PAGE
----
The fifth edition of the Diagnostic and Statistical Manual of Mental Disorders (DSM-5) was finally released last week after several delays and an amazing amount of controversy and discussion. The book, published by the American Psychiatric Association, is commonly referred to as the psychiatric “bible” and contains the official list of psychiatric diagnoses and their criteria. The last version was published way back in 1994 with minor changes issued in a “text revision” in 2000.
Many experts have remarked on how much things have not changed in over 20 years, including through the entire 1990s “decade of the brain.” More revolutionary ideas that were floated initially, such as making disorders more dimensional rather than using a yes/no format, were eventually dismissed. Arguably the two biggest changes as they relate to child disorders is the collapse of all pervasive developmental disorders into a single Autistic Spectrum Disorder diagnosis (no more Aspergers) and the creation of a new Disruptive Mood Dysregulation Disorder to describe chronically irritable and explosive children who don’t meet strict criteria for episodes of mania (but were often being diagnosed as bipolar disorder anyway). A summary of changes to various disorders can be found here.
While it is hard to imagine how such an undertaking could be performed without triggering heated debate from many sources, DSM-5 has found a way to provoke criticism even from those you might think would be staunch supporters. The Director of the National Institute of Mental Health, Tom Insel, wrote that patients “deserve better” than a diagnostic system based on committee consensus rather than neuroscience research. His comments raised enough eyebrows to prompt a statement of solidarity with DSM-5 and the APA, claiming basically that it is the best we can do right now given our current state of knowledge. The former head of DSM-IV, Allen Frances, has also gone extremely public with his criticism of the DSM-5. Among other things, he disparaged the frequent conflicts of interest of DSM-5 committee members, although ironically did so in the promotion of two books he wrote on the subject.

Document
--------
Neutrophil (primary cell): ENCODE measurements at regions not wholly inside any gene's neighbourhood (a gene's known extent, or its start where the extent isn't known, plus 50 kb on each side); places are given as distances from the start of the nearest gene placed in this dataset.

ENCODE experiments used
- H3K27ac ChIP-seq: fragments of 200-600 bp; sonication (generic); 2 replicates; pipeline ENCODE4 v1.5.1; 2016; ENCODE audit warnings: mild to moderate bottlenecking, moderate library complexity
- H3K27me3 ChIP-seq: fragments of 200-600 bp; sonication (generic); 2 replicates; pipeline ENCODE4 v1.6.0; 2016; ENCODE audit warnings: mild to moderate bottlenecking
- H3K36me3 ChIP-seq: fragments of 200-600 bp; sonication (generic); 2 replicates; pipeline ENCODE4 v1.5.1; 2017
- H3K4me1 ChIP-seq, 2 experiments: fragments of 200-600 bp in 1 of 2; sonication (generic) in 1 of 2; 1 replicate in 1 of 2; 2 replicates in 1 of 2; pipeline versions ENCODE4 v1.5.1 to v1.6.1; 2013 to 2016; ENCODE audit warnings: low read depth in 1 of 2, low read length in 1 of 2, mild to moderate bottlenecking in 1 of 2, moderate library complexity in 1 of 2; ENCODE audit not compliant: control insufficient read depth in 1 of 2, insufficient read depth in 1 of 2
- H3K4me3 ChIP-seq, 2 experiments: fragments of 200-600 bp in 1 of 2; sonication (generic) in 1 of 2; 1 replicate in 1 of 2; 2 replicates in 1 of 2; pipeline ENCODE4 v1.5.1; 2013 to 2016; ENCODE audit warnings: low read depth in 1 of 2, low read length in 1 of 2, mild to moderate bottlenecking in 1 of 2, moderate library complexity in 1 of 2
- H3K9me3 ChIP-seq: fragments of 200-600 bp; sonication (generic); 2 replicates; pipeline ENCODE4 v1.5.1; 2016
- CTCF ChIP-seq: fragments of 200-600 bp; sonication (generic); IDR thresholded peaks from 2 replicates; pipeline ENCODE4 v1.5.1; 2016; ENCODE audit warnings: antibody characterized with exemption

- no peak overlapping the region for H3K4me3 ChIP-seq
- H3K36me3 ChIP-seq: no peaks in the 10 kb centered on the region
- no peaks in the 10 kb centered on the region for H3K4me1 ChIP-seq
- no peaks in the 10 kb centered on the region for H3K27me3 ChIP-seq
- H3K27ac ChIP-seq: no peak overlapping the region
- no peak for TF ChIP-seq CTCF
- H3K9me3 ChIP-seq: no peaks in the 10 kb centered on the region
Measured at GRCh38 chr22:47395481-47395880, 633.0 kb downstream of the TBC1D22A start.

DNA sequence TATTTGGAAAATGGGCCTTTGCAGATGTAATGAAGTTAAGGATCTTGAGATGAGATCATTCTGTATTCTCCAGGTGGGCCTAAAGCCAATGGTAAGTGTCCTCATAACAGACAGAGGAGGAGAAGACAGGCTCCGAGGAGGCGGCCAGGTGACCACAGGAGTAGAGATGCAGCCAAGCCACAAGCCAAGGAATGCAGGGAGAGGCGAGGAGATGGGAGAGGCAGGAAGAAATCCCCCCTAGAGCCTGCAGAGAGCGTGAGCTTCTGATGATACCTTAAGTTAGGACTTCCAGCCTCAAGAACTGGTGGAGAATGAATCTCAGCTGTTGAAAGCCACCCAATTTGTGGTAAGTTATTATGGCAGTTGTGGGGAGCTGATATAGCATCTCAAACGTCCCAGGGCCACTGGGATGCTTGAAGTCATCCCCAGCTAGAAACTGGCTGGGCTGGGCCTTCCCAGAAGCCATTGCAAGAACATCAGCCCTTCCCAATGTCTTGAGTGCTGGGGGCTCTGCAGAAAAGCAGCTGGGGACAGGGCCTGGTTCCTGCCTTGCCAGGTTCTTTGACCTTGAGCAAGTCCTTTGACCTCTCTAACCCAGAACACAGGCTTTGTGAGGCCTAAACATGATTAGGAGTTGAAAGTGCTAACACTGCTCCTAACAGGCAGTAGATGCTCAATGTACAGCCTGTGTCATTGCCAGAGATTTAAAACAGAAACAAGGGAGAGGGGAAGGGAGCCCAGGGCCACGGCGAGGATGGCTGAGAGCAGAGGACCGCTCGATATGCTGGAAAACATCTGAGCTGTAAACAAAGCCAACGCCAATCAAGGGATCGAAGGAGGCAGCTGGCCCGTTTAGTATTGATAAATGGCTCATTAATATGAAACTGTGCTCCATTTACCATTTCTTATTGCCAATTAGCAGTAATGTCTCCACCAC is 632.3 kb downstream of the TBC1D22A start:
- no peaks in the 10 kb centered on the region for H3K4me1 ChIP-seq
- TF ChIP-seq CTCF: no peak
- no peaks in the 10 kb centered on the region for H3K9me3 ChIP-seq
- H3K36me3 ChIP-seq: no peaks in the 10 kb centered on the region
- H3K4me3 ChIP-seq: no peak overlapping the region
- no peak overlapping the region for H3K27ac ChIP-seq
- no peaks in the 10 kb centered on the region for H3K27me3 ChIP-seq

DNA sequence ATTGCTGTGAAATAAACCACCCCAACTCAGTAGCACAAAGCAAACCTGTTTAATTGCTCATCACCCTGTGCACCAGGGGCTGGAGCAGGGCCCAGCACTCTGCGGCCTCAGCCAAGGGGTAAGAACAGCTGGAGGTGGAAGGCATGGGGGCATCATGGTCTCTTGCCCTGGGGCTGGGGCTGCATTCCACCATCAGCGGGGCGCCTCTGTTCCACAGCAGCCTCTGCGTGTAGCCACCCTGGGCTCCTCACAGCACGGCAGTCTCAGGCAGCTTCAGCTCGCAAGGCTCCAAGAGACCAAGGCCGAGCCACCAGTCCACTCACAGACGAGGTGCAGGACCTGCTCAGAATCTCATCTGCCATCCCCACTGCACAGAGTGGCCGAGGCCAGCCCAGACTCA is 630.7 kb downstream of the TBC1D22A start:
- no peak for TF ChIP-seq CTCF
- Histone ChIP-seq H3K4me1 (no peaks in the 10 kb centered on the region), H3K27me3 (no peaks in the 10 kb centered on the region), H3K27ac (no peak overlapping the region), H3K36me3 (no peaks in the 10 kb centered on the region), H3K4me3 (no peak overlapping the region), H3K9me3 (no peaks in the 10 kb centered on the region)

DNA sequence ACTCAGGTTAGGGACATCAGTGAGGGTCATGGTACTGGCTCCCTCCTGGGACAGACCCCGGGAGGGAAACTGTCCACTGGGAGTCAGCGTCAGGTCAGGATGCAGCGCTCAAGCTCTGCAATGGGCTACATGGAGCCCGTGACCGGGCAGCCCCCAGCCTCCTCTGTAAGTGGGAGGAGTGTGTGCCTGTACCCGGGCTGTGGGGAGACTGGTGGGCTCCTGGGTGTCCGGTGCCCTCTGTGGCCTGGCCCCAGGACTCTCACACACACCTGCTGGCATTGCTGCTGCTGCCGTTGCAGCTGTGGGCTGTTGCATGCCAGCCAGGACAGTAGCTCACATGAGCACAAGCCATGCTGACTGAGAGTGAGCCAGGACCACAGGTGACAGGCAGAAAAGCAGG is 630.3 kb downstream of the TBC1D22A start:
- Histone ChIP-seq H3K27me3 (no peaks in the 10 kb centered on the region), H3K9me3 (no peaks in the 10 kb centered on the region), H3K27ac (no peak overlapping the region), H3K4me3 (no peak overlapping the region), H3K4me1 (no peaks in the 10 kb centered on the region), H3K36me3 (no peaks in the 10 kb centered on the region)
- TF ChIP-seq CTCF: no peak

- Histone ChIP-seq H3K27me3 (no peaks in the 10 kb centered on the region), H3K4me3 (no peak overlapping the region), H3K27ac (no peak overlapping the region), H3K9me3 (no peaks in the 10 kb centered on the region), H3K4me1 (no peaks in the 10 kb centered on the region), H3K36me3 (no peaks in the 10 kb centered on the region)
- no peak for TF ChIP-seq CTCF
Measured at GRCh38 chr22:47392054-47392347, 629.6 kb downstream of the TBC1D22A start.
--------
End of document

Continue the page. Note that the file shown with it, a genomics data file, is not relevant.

Adding further confusion is exactly how the new terminology will be incorporated into our “official” language. Most medical coding systems use the classification of the International Classification of Disease (ICD) system rather than DSM anyway, so disorders can and do live in one world and not the other.
While it is worth noting that plenty of nonpsychiatric illnesses, from hypertension to migraine headaches, also rely on diagnosis by convention, the pervasive criticism coming from multiple angles may reflect an overall theme of impatience and yes, even some embarrassment that, after all the years and all the hard work, our diagnostic system has stood mostly unchanged for decades despite the widespread acknowledgement that it is fundamentally flawed.